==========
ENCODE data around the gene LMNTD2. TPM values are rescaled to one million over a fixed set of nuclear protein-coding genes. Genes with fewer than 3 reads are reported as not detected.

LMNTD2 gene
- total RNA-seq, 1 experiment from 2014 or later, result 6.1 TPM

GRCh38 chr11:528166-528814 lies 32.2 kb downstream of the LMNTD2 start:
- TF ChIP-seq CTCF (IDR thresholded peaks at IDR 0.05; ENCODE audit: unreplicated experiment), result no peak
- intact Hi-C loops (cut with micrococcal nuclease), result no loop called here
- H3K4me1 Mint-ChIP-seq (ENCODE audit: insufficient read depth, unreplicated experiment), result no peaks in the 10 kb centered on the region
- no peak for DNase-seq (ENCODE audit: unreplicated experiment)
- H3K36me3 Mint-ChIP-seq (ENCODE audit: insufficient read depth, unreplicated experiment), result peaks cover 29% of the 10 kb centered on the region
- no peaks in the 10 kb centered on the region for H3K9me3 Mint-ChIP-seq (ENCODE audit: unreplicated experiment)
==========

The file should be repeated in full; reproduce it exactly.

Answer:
ENCODE data around the gene LMNTD2. TPM values are rescaled to one million over a fixed set of nuclear protein-coding genes. Genes with fewer than 3 reads are reported as not detected.

LMNTD2 gene
- total RNA-seq, 1 experiment from 2014 or later, result 6.1 TPM

GRCh38 chr11:528166-528814 lies 32.2 kb downstream of the LMNTD2 start:
- TF ChIP-seq CTCF (IDR thresholded peaks at IDR 0.05; ENCODE audit: unreplicated experiment), result no peak
- intact Hi-C loops (cut with micrococcal nuclease), result no loop called here
- H3K4me1 Mint-ChIP-seq (ENCODE audit: insufficient read depth, unreplicated experiment), result no peaks in the 10 kb centered on the region
- no peak for DNase-seq (ENCODE audit: unreplicated experiment)
- H3K36me3 Mint-ChIP-seq (ENCODE audit: insufficient read depth, unreplicated experiment), result peaks cover 29% of the 10 kb centered on the region
- no peaks in the 10 kb centered on the region for H3K9me3 Mint-ChIP-seq (ENCODE audit: unreplicated experiment)